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Nottoway Indian Tribe of Virginia, Inc. (Official)
Enjoy your family and friends as we share a little history about "The Three Sisters" with you on this Thanksgiving Day:
The Iroquois were farmers. Corn, beans, and squash were their main crops. If you look closely, you can find the red blossoms of the climbing bean plants and the broad leaves of the squash plants.
In the Iroquois village of 400 years ago there was a strict division of work by gender. Although men created the fields in the forest by cutting down the trees and burning the unwanted wood and brush, farming was "women's work." Women planted, cultivated and harvested the crops, assisted by their children whom they brought to the fields with them. Elderly men also might assist them in the harvest.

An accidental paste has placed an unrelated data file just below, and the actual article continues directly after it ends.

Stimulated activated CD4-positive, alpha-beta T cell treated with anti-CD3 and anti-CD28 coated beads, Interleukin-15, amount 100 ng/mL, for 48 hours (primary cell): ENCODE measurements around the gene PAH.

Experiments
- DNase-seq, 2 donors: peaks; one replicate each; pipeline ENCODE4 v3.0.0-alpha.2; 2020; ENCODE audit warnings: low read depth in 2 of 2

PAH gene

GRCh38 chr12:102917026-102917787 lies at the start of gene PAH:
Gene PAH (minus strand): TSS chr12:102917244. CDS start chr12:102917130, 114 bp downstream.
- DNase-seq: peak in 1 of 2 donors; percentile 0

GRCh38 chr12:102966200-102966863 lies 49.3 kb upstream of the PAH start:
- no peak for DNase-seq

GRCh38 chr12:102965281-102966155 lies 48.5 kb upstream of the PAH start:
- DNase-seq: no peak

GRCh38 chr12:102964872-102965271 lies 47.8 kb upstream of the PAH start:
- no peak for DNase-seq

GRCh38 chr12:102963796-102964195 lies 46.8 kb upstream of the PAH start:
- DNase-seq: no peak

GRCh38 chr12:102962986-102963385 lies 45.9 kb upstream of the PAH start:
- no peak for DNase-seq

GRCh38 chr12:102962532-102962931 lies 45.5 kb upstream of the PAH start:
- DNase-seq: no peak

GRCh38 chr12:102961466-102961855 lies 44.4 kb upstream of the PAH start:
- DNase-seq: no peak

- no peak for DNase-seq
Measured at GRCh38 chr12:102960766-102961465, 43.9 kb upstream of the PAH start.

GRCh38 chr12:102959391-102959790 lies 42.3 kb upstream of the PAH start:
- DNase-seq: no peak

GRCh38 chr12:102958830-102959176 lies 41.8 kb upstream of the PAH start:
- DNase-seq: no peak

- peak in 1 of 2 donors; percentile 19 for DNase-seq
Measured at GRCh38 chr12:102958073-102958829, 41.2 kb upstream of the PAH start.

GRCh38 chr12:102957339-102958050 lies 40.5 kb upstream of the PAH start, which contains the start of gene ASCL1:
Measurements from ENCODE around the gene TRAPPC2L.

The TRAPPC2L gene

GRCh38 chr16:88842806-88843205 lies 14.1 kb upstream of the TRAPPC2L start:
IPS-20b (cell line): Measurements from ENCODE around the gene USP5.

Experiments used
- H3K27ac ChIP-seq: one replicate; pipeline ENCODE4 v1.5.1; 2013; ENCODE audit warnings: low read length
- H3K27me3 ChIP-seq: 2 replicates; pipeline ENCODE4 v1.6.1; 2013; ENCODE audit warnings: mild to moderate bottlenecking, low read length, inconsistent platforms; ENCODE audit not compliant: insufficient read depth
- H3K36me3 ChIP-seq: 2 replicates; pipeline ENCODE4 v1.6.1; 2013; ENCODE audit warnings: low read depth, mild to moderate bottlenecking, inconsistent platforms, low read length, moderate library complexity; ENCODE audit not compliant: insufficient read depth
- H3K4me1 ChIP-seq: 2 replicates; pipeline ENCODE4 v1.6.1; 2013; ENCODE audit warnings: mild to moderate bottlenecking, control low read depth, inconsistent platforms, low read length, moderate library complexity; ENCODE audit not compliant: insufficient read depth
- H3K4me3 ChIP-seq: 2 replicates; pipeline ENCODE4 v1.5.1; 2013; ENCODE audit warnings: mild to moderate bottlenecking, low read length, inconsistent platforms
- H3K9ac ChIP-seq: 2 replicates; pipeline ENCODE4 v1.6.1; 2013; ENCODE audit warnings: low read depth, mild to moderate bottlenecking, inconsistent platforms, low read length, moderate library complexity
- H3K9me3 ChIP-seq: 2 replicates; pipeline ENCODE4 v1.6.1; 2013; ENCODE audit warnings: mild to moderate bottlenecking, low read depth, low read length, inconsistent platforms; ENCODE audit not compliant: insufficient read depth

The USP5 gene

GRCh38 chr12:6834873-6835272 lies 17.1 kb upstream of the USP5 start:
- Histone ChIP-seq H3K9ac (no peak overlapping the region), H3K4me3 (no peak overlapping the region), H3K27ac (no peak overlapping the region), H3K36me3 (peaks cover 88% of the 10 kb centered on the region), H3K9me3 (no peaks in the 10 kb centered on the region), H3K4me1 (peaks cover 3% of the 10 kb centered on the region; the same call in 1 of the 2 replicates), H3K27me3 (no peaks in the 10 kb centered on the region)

Corn, beans, and squash are known today by the Iroquois as "Our Life Supporters," or as "The Three Sisters." Like sisters who worked together in the fields and who shared the same longhouse living space, corn, beans and squash were often planted together in the same spot or "hill". Here they grew together and provided strength and nourishment to one another.
Cornstalks provided a place for the vines of beans to climb; beans replaced some of the nitrogen in the soil, which the corn depleted; and the large, broad leaves of the squash and pumpkin plants shaded the ground, holding moisture in and discouraging weeds from growing.
"The Three Sisters" - The Growing Field, A Mohawk Iroquois Village, c.1600. New York State Museum, Albany, NY. (source)
Bless and Happy Thanksgiving, Ward and Mary.
Certified SFG Instructor
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Also, the squash vines' prickly stems discouraged deer and raccoons from raids on the beans and corn. Deer are leery of anything that can tangle their legs, and 'coons don't like pushing through the scratchy squash vines.
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This is a nice bit of history. I enjoyed it.
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